Published on 15 Mar 2016

Academies for all – whether you want them or not

The abolition of non-academy schools has been well-trailed but this is quite a moment nonetheless.

Academies were originally unveiled sixteen years ago as remedial special arrangements for schools in difficulty. Under the government’s plans to be unveiled tomorrow, we jump from 200 schools at the start of the Coalition government to all 20,000 schools, primary and secondary, becoming academies by 2022.

It marks the end of a system of devolved, local accountability for schools that can be traced back to 1870 but which in truth had been in decline for some time. It all started with local school boards with tax raising powers running these classrooms. In 1902 those powers were passed on to county and city councils.

Councils haven’t been “running” or “controlling” schools in any meaningful sense for a while. They supervise and provide back-up services in areas like special needs. Even the amount of money they pass on to individual schools is determined centrally.

Without council involvement, teaching unions say, a giant step has been made towards centralisation. They also say that the government is ripping up the national teacher pay awards as the early academy pioneers were awarded power to set their own pay. They question whether academy chains are up to the job.

The government will say that the evidence that academies work is already compelling and that the timescale will allow heads to get necessary skills, governors too.

The next decade will see if they are right.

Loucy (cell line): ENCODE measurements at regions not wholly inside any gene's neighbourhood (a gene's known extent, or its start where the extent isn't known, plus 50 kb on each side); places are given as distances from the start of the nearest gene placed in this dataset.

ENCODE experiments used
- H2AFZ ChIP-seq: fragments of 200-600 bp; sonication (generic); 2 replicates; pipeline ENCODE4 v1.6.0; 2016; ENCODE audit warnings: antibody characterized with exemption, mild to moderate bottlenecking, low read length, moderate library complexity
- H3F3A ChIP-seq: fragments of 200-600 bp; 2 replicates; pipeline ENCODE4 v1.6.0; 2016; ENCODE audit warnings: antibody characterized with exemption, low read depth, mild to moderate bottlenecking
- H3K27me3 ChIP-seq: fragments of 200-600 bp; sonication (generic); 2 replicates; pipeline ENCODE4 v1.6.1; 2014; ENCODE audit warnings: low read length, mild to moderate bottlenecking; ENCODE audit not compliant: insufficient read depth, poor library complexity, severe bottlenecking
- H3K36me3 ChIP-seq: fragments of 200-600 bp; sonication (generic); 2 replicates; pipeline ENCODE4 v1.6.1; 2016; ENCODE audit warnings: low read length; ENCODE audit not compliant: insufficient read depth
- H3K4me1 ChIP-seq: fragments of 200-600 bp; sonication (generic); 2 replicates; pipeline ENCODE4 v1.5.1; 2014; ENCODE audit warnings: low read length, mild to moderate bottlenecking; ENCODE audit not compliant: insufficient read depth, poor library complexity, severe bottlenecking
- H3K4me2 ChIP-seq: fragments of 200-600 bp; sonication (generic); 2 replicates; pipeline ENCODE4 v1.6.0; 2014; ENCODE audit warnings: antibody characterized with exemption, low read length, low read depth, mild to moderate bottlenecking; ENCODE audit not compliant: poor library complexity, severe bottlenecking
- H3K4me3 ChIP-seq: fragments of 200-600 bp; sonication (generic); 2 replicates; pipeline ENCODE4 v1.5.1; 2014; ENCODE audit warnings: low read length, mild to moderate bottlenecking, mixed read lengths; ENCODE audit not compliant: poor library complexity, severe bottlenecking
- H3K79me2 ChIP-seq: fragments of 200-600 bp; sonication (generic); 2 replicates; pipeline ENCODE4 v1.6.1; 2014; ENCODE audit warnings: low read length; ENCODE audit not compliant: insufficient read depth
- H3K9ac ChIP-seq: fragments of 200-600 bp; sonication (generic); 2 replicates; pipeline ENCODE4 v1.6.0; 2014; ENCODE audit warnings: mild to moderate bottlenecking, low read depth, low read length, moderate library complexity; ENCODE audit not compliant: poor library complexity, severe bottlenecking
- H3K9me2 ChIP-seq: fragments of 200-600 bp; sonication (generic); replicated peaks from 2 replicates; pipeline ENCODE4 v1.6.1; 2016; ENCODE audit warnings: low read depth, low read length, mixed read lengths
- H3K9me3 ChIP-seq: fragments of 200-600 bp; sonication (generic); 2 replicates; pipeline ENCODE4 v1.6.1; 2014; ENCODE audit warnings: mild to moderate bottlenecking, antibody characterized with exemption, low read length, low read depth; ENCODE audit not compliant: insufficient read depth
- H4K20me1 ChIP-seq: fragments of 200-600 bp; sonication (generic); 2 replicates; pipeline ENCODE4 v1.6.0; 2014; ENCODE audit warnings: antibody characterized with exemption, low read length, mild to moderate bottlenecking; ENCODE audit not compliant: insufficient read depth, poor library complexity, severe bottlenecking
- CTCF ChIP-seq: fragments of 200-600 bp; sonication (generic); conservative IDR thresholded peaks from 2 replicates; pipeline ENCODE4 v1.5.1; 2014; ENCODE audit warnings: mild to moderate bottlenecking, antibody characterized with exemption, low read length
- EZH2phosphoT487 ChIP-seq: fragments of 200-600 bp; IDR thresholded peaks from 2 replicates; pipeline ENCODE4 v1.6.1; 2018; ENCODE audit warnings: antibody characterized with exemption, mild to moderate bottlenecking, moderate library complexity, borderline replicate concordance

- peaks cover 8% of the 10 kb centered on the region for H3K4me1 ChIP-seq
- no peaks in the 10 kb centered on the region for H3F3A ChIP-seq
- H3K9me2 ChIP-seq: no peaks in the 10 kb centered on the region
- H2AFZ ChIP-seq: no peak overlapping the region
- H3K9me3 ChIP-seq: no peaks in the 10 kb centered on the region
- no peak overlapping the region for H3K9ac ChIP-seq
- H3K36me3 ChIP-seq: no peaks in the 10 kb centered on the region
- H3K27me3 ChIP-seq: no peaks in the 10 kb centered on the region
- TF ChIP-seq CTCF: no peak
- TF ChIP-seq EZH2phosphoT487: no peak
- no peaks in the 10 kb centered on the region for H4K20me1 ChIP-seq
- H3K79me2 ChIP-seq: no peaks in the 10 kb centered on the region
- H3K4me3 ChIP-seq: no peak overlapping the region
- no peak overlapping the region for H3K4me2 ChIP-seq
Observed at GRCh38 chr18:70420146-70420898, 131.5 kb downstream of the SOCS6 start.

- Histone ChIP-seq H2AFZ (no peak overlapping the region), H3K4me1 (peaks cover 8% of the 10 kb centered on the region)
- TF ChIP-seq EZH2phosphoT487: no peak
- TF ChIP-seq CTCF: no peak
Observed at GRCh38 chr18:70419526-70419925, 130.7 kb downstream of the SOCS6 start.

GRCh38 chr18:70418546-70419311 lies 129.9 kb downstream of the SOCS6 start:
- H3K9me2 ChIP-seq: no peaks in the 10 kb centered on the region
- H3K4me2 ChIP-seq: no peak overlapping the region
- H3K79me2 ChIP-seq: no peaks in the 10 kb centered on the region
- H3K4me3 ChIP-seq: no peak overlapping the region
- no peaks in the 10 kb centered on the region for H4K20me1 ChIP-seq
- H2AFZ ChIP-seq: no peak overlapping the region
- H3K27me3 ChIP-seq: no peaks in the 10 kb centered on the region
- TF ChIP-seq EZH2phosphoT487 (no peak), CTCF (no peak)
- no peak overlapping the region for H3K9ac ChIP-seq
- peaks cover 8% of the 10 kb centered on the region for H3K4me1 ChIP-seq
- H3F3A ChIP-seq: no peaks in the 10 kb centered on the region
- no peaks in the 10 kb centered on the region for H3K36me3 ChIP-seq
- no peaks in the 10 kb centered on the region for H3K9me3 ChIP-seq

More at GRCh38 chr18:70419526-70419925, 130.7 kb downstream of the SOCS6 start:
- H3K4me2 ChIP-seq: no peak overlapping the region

Tomorrow we may discover quite why George Osborne is announcing this policy as part of a Budget conventionally reserved for fiscal matters. Is there not enough in the box to excite? Is there a sense that the government, with two purdah sessions for local elections and the referendum, doesn’t have enough activity lined up?

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7 reader comments

  1. Pan says:

    I bet they are a great way for the government to cut costs by cutting teachers and their pay. As to local councils, mine was terrible for a long time so won’t cry for them.

  2. Nikki McBride says:

    How is it that MP’s that have all been educated from around 4 of the UK’s top private schools have enough ‘knowledge’ in this area to dictate to us how state schools should be run?

  3. Alan says:

    The more the merrier. One suspects there are ‘prizes’ in the box one shouldn’t pay attention to. For Academies, the proposed business model for education was put in place decades ago. For many years now state schools have become training institutes, if business requires operatives, it should pay for their training.

  4. Philip says:

    As I understand it, academies aren’t required to follow the National Curriculum. So all that effort by Gove and others to provide a curriculum suitable for the 1950s has been wasted. Yet another bit of fiddling by politicians at the expense of our children.

  5. Michael Ball says:

    It is an extraordinary piece of centralisation by this incredibly anti-local government, despite all that garbage about localism Cameron spouted. If you are dissatisfied with your local school as a parent you can appeal to the governing body and you can be elected to the governing body – but not under academies, who don’t have to have parent governors. If still dissatisfied who do you turn to – your local councillor? Not any more: the Secretary of State will be directly responsible for all 20,000 schools – which is of course impossible, so the Tories are creating a network of ‘Commissioners’, a sea of unaccountable faceless bureaucrats.

    Gove already personally took over the role of determining every jot and tittle of the curriculum, including whether our kids get taught about Nelson Mandela or Gordon of Khartoum. He couldn’t actually do the job, of course, so teachers have had to cope without being given the details or knowing what the SATS will test this summer…

    For ‘Commissioners’ read ‘Commissars’; for ‘Cameron’ read ‘Stalin’, for ‘Gove’ read ‘Mr Bean’, for ‘English education system’ read ‘Gordon of Khartoum’.

  6. David A Henderson says:

    One word Privatisation

  7. prof Taylor says:

    The media as a whole are frightened of this corrupt controlling goverment it makes me truly despair that freedom of speech is dead

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